“Next thing they’ll be breeding us like cattle for food!”
The Scoop: 1973, directed by Richard Fleischer and starring Charlton Heston, Leigh Taylor-Young, Chuck Conners and Edward G. Robinson
Tagline: It’s the year 2022… People are still the same. They’ll do anything to get what they need. And they need SOYLENT GREEN.
Summary Capsule: Well it’s 2022 and people are not quite the same; at least not in the showered, healthy, non-cannibalistic sense of the word.
Heather’s rating: Mmmmm…..*chomp* *smack*……what?
Heather’s review: Futurama’s food of choice is a huge part of pop culture; even if a person has never seen this film before, the grisly truth behind Soylent Green’s true contents is well-known. The movie and its “secret” are referenced numerous times in media, used by Buffy the Vampire Slayer, Xenogears, Left 4 Dead 2, The Simpsons and by singer/songwriter Jonathon Coulton. The most famous example is when the late Phil Hartman melodramatically cried out “Soylent Green is made out of people! It’s peeoopllleeeee!” in an SNL skit, cementing the phrase into America’s lexicon.
All of that goes to say that this review of a nearly forty-year-old movie makes no apologies for the spoilers.
Soylent Green (Soylent being a mashing together of “soya” and “lentil”) is based on a 1966 novel by Harry Harrison titled Make Room! Make Room! The film takes liberties with the plot, most notably with the introduction of cannibalism as a solution to the food shortage. Still, the movie gets the book’s message across: Protect our environment and its resources.
Picture it: New York, 2022, population 40 million. The world is a lovely shade of brownish-olive, people eat square-shaped pieces of chemically processed food and they’re thankful for what they have! That is until Soylent Green, the newest and most palatable energy-filled foodstuff, comes along. It’s so much better than Soylent Red or Yellow. Why, it’s gathered from the oceans of the world! It’s plankton and stuff! Sadly, amidst all this utopian living lies a dark and dreary secret.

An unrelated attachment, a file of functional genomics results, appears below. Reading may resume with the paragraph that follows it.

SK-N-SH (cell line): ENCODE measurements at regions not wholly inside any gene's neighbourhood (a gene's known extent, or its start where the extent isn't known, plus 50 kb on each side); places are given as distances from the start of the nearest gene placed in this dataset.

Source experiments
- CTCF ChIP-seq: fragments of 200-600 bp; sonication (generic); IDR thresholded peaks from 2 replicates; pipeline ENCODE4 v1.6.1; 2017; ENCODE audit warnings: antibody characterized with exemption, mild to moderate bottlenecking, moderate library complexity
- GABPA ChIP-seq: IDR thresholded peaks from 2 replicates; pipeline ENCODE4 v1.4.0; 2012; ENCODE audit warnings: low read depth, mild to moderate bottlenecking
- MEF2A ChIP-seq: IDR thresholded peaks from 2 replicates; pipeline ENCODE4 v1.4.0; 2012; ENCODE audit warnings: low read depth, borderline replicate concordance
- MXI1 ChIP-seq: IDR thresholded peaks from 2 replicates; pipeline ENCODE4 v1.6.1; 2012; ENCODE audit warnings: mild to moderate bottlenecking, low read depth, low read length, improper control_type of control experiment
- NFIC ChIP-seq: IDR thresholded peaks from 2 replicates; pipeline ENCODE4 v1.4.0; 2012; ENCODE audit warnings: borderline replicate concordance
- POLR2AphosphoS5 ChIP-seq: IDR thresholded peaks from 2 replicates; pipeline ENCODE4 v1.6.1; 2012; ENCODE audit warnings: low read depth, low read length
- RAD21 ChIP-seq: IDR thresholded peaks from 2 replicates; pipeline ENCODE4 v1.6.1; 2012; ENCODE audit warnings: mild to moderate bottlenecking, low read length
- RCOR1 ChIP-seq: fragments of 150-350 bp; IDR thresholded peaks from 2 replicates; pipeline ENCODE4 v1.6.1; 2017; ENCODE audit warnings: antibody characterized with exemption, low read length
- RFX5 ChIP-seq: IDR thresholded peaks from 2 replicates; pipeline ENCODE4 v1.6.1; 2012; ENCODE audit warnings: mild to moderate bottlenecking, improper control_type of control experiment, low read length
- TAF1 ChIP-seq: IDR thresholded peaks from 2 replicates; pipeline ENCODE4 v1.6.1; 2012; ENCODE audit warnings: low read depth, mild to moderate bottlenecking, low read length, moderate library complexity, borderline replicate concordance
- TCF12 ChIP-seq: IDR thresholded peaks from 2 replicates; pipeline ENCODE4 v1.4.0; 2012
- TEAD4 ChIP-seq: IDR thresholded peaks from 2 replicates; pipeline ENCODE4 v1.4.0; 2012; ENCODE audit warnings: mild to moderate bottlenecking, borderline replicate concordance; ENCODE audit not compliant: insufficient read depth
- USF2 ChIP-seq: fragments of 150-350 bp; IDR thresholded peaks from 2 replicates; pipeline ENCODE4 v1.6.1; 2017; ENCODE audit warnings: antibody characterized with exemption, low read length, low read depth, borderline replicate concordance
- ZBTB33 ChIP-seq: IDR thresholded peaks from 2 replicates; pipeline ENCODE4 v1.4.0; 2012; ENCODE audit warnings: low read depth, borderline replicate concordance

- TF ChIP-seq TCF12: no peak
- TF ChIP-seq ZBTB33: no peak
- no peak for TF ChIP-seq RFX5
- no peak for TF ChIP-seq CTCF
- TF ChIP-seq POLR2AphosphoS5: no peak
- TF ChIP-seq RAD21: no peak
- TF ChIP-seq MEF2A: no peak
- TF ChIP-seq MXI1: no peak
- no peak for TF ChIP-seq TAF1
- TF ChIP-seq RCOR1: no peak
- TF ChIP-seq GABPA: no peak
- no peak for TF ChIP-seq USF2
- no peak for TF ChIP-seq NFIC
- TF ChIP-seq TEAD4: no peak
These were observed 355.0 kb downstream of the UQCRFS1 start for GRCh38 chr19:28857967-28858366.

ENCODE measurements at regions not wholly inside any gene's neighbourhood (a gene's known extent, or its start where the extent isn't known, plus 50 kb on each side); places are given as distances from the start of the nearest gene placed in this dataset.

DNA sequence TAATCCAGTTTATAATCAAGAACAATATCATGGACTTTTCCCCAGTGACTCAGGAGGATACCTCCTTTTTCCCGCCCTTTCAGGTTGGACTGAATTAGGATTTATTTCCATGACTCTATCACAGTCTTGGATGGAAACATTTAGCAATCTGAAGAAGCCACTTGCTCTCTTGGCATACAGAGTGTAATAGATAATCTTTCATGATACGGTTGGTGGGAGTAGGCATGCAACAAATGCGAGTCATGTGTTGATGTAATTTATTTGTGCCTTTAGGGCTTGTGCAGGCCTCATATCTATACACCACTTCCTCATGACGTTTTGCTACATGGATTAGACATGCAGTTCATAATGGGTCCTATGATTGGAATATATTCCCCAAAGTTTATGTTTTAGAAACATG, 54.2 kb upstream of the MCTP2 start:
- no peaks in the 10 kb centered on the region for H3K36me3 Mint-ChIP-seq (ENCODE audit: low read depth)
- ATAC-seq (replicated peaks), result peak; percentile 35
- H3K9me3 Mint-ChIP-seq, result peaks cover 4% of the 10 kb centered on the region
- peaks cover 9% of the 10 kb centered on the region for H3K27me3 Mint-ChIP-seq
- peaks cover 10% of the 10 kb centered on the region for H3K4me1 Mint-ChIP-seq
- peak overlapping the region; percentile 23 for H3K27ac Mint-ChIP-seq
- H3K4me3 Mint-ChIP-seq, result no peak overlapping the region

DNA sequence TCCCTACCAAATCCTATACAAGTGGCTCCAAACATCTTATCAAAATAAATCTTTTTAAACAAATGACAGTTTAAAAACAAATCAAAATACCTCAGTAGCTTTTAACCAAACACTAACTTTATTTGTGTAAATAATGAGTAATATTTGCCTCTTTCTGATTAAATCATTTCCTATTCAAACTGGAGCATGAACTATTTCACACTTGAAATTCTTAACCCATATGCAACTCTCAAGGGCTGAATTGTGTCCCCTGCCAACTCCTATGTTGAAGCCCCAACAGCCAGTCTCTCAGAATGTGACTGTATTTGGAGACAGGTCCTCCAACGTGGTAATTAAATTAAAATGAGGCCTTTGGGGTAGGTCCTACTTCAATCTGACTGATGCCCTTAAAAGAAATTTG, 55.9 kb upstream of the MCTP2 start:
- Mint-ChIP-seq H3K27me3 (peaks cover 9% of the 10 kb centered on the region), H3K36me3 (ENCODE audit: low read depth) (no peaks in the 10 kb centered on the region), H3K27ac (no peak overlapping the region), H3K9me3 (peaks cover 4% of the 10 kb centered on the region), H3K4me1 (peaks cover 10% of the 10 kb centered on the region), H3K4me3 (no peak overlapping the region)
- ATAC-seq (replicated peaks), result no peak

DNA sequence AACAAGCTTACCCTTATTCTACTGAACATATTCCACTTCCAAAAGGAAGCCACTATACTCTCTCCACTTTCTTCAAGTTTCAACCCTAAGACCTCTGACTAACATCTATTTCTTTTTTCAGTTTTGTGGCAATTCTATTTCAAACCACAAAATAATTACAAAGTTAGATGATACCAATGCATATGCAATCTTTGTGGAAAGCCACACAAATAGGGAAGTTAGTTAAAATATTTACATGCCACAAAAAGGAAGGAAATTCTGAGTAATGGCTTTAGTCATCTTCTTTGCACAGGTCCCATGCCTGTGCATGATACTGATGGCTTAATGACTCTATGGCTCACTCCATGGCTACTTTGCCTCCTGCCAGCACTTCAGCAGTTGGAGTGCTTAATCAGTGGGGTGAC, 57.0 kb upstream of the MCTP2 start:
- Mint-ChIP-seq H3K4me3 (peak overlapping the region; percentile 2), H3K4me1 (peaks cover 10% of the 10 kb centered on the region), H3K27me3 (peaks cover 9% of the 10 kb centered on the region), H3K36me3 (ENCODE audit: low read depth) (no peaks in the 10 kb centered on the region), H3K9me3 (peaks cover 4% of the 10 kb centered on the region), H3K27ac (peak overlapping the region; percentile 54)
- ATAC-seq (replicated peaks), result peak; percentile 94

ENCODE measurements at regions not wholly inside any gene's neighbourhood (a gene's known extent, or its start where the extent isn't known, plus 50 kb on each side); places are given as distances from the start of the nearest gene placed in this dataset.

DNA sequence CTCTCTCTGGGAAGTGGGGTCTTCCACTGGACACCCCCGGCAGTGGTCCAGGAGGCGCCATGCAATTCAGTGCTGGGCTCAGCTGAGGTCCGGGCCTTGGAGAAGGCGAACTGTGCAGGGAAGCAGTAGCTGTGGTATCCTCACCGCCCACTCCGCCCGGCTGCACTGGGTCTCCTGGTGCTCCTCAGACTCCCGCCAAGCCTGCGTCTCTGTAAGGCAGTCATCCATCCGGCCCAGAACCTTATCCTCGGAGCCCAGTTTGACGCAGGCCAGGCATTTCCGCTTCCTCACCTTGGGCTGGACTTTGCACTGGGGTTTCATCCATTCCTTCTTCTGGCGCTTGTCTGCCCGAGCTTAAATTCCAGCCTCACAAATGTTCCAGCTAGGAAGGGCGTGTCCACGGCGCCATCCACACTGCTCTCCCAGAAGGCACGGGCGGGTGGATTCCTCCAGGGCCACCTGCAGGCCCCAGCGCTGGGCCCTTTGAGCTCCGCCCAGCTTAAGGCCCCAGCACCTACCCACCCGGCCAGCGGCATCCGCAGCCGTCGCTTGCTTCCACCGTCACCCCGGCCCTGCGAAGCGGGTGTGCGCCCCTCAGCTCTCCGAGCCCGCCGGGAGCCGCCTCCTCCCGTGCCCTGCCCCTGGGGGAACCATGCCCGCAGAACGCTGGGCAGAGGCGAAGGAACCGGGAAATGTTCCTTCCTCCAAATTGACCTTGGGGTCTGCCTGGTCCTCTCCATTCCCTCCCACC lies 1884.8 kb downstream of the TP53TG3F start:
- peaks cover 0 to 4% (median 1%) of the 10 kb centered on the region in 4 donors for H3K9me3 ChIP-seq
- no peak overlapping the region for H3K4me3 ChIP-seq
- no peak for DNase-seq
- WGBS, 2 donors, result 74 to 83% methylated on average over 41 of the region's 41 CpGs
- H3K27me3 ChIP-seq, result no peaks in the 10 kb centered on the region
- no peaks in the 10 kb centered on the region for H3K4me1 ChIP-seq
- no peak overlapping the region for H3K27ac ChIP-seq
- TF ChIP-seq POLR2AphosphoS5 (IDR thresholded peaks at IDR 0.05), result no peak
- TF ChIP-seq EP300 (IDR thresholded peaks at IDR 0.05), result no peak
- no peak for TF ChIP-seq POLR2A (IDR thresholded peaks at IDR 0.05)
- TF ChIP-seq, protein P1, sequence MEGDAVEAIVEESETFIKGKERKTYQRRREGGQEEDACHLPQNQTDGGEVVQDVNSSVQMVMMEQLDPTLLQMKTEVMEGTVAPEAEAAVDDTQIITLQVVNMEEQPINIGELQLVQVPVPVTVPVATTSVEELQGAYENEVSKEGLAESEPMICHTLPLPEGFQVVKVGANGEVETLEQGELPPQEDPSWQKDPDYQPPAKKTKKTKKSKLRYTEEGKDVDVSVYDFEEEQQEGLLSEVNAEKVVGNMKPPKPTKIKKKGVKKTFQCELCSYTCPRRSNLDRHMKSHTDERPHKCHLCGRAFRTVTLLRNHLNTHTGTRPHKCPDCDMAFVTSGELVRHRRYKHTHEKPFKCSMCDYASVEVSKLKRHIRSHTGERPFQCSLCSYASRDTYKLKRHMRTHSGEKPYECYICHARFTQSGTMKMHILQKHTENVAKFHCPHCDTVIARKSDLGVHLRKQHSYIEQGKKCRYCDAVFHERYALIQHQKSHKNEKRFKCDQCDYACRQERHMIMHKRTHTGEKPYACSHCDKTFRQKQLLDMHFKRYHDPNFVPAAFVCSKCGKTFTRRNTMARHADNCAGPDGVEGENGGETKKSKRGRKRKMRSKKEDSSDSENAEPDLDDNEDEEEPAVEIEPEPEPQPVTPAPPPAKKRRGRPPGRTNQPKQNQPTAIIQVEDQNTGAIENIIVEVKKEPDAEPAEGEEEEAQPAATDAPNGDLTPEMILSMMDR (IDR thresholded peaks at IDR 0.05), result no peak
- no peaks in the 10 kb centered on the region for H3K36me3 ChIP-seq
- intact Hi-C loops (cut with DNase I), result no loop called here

The movie starts us off with a murder almost immediately. I tell ‘ya, there’s nothing like a meat hook to the back of someone’s head to pull me in to the story. Our hero, Detective Ty Thorn (Heston), is called in to investigate and finds himself in one of New York’s most high-class living spaces. It turns out the decadent apartment, complete with real food like apples and beef and a live-in “furniture” girl, belonged to a high-ranking member of the Soylent Company board. From the moment he steps in (and helps himself to the dead guy’s goods) Thorn suspects this was an assassination rather than a burglary, as everyone around him would have him to believe. Eventually his hunches lead him and his best friend and mentor Sol, one of the few humans alive that remembers life before the world went from bad to worse, to a horrifying conclusion about the Soylent corporation’s ideas about nutrition.
I’ve read other reviews saying that the movie didn’t age well. I wholeheartedly agree, just not with the way every else means it. As far as the visuals go there is very little that didn’t age well. This movie doesn’t fall into that trap of trying too hard to visualize a bunch of ridiculous technologies, like homes where your kitchen makes dinner for you, or flying cars making margaritas (not that those things don’t sound great). The only vehicles about are a few very normal-looking garbage trucks, and the housing doesn’t look much different from something you would find in Los Angeles. For the most part the outfits are pretty normal. No PVC, no winged shoulder pads, and not a toga in sight. There’s the usual ’70s rich-people-wear-pastel-sitting-on-bulbous-white-furniture, but otherwise the world SG creates is something we in 2010 can easily imagine.